|The third excerpt represents the element of Water. It speaks of pure spiritual influences and feelings of love, and is drawn from The Last War: A World Set Free by H. G. Wells:
of pacification. His book tells all these things so simply and
at the same time so explicitly, that it remains, as it were, an
eye by which future generations may have at least one man's
vision of the years of the Great Change.
And he was, he tells us, a 'Modern State' man 'by instinct' from
the beginning. He breathed in these ideas in the class rooms and
laboratories of the Carnegie Foundation school that rose, a long
and delicately beautiful facade, along the South Bank of the
Thames opposite the ancient dignity of Somerset House. Such
thought was interwoven with the very fabric of that pioneer
school in the educational renascence in England. After the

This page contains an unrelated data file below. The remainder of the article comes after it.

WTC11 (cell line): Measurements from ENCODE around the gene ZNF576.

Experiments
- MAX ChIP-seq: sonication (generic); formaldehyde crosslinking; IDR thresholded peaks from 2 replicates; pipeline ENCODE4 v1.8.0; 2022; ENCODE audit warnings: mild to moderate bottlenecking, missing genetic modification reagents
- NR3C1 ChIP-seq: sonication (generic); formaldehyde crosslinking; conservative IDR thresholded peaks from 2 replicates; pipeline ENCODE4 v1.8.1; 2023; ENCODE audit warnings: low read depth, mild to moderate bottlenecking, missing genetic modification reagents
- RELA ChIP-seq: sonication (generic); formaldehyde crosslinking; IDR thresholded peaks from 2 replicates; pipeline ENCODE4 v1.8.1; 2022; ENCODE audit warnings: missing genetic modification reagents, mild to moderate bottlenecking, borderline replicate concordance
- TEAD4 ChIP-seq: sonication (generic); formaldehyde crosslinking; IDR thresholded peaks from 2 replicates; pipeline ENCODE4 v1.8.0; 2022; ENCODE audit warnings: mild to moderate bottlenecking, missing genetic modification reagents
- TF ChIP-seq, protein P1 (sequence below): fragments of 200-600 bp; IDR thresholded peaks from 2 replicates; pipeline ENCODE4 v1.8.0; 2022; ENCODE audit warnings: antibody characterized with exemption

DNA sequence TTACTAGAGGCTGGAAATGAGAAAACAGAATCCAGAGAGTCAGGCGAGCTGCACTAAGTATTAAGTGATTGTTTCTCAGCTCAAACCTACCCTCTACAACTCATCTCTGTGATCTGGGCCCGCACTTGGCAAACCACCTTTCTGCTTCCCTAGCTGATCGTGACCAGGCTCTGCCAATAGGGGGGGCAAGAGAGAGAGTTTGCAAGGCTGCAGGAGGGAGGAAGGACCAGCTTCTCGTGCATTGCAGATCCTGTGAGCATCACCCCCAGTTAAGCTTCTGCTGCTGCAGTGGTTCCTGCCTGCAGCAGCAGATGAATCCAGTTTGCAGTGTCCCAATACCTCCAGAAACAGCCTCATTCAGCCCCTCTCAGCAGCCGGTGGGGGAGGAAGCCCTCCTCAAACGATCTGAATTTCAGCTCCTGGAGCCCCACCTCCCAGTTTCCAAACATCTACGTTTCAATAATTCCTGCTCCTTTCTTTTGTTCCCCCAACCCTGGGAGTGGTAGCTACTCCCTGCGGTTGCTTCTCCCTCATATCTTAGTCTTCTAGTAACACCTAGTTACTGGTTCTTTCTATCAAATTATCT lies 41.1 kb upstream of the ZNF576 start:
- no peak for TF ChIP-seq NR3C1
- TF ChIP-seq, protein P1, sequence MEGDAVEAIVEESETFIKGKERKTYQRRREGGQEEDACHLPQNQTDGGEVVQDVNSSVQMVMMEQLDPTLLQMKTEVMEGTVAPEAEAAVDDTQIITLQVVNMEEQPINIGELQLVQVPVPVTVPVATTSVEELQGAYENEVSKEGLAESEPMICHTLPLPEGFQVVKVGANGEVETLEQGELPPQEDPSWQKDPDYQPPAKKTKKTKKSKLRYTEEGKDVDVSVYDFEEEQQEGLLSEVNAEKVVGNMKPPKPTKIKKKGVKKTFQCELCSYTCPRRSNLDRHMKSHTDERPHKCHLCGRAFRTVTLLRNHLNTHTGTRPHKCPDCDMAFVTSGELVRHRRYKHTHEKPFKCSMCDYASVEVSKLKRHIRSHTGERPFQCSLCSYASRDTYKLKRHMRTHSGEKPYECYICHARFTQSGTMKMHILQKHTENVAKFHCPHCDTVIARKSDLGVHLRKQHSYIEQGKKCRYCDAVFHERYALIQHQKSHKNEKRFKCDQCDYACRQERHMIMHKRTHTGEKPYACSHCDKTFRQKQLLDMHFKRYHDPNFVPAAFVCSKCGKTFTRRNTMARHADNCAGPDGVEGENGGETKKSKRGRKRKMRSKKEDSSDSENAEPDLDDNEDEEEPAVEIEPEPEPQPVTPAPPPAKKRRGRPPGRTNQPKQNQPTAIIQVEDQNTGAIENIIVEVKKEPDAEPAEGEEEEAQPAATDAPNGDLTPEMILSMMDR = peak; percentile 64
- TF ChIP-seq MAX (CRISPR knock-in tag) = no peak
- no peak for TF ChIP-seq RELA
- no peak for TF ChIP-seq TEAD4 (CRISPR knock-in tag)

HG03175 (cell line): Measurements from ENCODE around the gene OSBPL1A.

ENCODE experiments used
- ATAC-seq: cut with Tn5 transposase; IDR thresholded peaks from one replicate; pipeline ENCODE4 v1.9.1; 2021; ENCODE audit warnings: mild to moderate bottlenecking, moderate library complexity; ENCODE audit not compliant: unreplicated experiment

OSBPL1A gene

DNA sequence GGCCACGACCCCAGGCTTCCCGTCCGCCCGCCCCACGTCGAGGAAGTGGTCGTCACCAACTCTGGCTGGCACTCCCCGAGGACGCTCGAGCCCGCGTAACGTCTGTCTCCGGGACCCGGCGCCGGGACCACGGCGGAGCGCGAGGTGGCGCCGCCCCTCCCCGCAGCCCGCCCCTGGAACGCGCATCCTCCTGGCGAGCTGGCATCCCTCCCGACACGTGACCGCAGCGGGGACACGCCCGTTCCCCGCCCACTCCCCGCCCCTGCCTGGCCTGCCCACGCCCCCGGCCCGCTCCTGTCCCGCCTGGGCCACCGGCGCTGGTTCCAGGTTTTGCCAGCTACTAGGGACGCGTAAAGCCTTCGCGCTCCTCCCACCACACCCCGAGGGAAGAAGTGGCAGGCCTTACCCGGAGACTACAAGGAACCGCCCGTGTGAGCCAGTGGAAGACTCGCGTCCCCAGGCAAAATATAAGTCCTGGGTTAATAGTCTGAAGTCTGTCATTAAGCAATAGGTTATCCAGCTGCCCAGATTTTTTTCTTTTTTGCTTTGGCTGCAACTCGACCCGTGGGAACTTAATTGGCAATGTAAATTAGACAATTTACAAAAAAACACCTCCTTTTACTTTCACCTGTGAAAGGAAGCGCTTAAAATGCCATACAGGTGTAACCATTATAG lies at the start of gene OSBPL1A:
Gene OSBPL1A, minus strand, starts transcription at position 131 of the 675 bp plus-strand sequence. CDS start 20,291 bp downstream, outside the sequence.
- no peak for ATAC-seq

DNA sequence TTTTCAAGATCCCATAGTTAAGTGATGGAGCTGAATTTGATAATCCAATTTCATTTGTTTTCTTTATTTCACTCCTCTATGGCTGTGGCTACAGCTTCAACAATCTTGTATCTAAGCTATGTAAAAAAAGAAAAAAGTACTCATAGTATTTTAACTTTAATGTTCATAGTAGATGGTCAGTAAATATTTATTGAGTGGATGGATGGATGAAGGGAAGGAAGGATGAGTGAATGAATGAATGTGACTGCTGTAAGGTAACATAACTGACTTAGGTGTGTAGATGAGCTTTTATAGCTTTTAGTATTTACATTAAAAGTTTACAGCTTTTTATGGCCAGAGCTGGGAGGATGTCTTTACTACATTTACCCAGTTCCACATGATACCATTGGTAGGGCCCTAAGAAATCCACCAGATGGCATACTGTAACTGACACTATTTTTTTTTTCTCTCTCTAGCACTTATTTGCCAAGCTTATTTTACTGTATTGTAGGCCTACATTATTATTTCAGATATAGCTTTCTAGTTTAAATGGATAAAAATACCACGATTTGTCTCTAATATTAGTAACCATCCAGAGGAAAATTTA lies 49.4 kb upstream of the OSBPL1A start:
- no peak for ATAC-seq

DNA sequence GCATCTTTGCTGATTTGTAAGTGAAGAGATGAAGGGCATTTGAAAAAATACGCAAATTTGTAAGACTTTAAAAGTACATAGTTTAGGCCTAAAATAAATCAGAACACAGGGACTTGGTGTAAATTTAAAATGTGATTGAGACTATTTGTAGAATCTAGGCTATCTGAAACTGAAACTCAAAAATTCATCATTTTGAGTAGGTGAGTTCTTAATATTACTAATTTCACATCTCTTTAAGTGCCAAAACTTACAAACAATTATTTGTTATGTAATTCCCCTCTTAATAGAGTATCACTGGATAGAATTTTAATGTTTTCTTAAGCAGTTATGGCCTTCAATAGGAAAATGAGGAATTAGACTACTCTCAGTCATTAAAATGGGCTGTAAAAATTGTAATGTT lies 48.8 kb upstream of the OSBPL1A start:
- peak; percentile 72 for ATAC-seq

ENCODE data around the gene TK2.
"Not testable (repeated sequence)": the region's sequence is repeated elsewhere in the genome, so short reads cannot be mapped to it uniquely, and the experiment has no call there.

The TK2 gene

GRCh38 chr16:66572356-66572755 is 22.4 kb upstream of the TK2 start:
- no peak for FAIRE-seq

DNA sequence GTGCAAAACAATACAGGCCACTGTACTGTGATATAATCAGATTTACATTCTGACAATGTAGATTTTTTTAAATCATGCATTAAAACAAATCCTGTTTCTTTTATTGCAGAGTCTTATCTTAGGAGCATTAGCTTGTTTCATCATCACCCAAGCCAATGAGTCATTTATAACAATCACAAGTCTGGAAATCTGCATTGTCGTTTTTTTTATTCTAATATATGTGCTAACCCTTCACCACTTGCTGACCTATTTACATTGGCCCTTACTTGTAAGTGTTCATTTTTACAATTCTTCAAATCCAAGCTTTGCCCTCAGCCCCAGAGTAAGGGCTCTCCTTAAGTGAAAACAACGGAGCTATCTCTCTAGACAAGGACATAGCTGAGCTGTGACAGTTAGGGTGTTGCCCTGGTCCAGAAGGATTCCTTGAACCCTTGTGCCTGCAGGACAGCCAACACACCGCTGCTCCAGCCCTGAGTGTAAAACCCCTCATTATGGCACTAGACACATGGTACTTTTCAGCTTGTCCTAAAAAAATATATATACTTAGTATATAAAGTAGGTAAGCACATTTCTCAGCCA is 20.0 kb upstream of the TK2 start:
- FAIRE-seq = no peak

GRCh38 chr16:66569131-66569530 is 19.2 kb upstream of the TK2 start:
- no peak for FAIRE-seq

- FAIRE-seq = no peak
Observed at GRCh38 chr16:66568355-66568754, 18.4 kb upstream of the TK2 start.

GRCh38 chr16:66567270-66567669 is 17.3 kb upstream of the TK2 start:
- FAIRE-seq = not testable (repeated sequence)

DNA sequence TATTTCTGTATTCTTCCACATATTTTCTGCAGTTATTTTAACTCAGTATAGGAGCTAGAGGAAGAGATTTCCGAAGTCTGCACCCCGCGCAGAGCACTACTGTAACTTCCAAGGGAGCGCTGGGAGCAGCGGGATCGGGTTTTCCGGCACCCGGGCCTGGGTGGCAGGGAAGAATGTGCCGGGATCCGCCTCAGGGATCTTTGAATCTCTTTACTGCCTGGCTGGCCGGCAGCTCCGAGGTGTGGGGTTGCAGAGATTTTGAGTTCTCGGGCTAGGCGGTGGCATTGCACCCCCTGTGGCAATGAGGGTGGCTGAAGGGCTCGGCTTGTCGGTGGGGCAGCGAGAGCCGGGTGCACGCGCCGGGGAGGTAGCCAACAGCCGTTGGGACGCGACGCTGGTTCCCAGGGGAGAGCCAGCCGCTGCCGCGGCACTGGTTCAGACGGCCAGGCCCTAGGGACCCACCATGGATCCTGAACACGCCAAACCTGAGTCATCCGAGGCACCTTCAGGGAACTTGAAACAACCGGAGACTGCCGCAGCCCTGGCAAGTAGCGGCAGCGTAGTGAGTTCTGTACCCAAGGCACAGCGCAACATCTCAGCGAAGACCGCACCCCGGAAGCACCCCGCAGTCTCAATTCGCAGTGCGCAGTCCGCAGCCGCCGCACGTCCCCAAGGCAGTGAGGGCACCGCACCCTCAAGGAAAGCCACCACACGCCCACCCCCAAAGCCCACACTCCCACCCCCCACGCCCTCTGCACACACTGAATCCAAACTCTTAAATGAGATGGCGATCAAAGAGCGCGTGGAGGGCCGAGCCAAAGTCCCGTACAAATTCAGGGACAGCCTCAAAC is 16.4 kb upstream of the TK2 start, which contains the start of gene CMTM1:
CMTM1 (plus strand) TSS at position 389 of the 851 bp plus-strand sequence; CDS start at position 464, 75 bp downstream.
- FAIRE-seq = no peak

The Last War: A World Set Free
|The fourth excerpt represents the element of Earth. It speaks of physical influences and the impact of the unseen on the visible world, and is drawn from Paz by Honore de Balzac:
"There's nothing surprising in your spending that sum on the girl; but
if the countess finds out that I have lost it at cards I shall be
lowered in her opinion, and she will always be suspicious in future."
"Ha! this, too!" exclaimed Thaddeus, with a sigh.
"Now, Thaddeus, if you will do me this service we shall be forever
quits,--though, indeed, I am your debtor now."
"Adam, you will have children; don't gamble any more," said Paz.
"So Malaga has cost us another twenty thousand francs," cried the
countess, some time later, when she discovered this new generosity to
Paz. "First, ten thousand, now twenty more,--thirty thousand! the
income of which is fifteen hundred! the cost of my box at the Opera,